JEL: C11 C32 C33
    Date: 2011–04
  3. By: Markus Jochmann (Department of Economics, New~~#badcastle University); Gary Koop (Department of Economics, University of Strathclyde)
    Abstract: We develop methods for Bayesian inference in vector error correction models which are subject to a variety of switches in regime (e.g. Markov switches in regime or structural breaks). An important aspect of our approach is that we allow both the cointegrating vectors and the number of cointegrating relationships to change when the regime changes. We show how Bayesian model averaging or model selection methods can be used to deal with the high-dimensional model space that results. Our methods are used in an empirical study of the Fisher effect.
    Keywords: Bayesian, Markov switching, structural breaks, cointegration,
    JEL: C11 C32 C52
    Date: 2011–05
  4. By: Gary Koop (Department of Economics, University of Strathclyde); Roberto Leon-Gonzalez (National Graduate Institute for Policy Studies); Rodney Strachan (The Australian National University)
    Abstract: This paper considers the instrumental variable regression model when there is uncertainty about the set of instruments, exogeneity restrictions, the validity of identifying restrictions and the set of exogenous regressors. This uncertainty can result in a huge number of models. To avoid statistical problems associated with standard model selection procedures, we develop a reversible jump Markov chain Monte Carlo algorithm that allows us to do Bayesian model averaging. The algorithm is very ?exible and can be easily adapted to analyze any of the di¤erent priors that have been proposed in the Bayesian instrumental variables literature. We show how to calculate the probability of any relevant restriction (e.g. the posterior probability that over-identifying restrictions hold) and discuss diagnostic checking using the posterior distribution of discrepancy vectors. We illustrate our methods in a returns-to-schooling application.
    Keywords: Bayesian, endogeneity, simultaneous equations, reversible jump Markov chain Monte Carlo.
    JEL: C30
    Date: 2011–04
  5. By: Gary Koop (Department of Economics, University of Strathclyde)
    Abstract: This paper is motivated by the recent interest in the use of Bayesian VARs for forecasting, even in cases where the number of dependent variables is large. In such cases, factor methods have been traditionally used but recent work using a particular prior suggests that Bayesian VAR methods can forecast better. In this paper, we consider a range of alternative priors which have been used with small VARs, discuss the issues which arise when they are used with medium and large VARs and examine their forecast performance using a US macroeconomic data set containing 168 variables. We ?nd that Bayesian VARs do tend to forecast better than factor methods and provide an extensive comparison of the strengths and weaknesses of various approaches. Our empirical results show the importance of using forecast metrics which use the entire predictive density, instead of using only point forecasts.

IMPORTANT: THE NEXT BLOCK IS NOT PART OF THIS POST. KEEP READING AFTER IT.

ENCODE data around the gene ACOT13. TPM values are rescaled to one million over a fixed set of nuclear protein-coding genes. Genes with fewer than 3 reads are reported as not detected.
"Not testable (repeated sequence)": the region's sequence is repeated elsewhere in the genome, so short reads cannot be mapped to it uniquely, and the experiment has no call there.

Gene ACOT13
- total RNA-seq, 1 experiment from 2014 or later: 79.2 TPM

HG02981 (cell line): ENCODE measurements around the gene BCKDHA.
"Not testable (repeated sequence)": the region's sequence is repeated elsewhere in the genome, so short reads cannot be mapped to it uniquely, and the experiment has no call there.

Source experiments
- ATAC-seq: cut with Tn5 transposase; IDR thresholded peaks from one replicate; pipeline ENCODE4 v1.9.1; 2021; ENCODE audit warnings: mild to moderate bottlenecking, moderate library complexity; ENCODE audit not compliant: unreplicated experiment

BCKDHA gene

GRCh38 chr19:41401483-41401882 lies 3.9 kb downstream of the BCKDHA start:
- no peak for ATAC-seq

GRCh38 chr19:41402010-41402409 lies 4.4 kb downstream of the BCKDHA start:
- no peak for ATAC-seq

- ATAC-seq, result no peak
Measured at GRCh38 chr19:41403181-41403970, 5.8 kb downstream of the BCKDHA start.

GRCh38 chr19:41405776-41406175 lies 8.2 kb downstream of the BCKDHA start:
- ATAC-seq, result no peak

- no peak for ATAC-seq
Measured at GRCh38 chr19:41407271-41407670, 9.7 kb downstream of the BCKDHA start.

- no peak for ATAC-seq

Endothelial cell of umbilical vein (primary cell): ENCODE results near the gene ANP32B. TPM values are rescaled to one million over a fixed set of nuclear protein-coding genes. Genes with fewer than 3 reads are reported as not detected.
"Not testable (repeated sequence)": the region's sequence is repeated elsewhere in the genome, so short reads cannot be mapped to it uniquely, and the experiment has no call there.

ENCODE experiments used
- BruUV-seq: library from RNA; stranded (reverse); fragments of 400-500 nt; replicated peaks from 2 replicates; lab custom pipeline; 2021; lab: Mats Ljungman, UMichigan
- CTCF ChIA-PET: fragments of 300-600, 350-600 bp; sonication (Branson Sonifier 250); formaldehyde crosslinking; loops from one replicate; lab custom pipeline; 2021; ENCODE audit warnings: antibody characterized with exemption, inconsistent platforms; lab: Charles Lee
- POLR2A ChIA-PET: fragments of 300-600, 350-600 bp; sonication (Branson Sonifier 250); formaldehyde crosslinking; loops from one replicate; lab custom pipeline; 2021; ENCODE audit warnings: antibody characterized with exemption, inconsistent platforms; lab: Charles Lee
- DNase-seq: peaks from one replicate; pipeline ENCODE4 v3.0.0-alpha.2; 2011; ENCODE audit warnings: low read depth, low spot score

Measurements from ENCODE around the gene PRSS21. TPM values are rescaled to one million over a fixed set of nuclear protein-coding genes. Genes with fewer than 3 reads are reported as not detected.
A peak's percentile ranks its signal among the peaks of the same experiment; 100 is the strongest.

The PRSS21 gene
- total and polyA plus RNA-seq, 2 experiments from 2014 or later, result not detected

Keywords: Bayesian, Minnesota prior, stochastic search variable selection, predictive likelihood
    JEL: C11 C32 C53
    Date: 2011–04
  6. By: Gary Koop (Department of Economics, University of Strathclyde); Joshua Chan (Australian National University)
    Abstract: Macroeconomists working with multivariate models typically face uncertainty over which (if any) of their variables have long run steady states which are subject to breaks. Furthermore, the nature of the break process is often unknown. In this paper, we draw on methods from the Bayesian clustering literature to develop an econometric methodology which: i) finds groups of variables which have the same number of breaks; and ii) determines the nature of the break process within each group. We present an application involving a five-variate steady-state VAR.
    Keywords: mixtures of normals, steady state VARs, Bayesian
    JEL: C11 C24 C32
    Date: 2011–04
  7. By: Gary Koop (Department of Economics, University of Strathclyde); Dimitris Korobilis (Center for Operations Research & Econometrics (CORE), Universite Catholique de Louvain)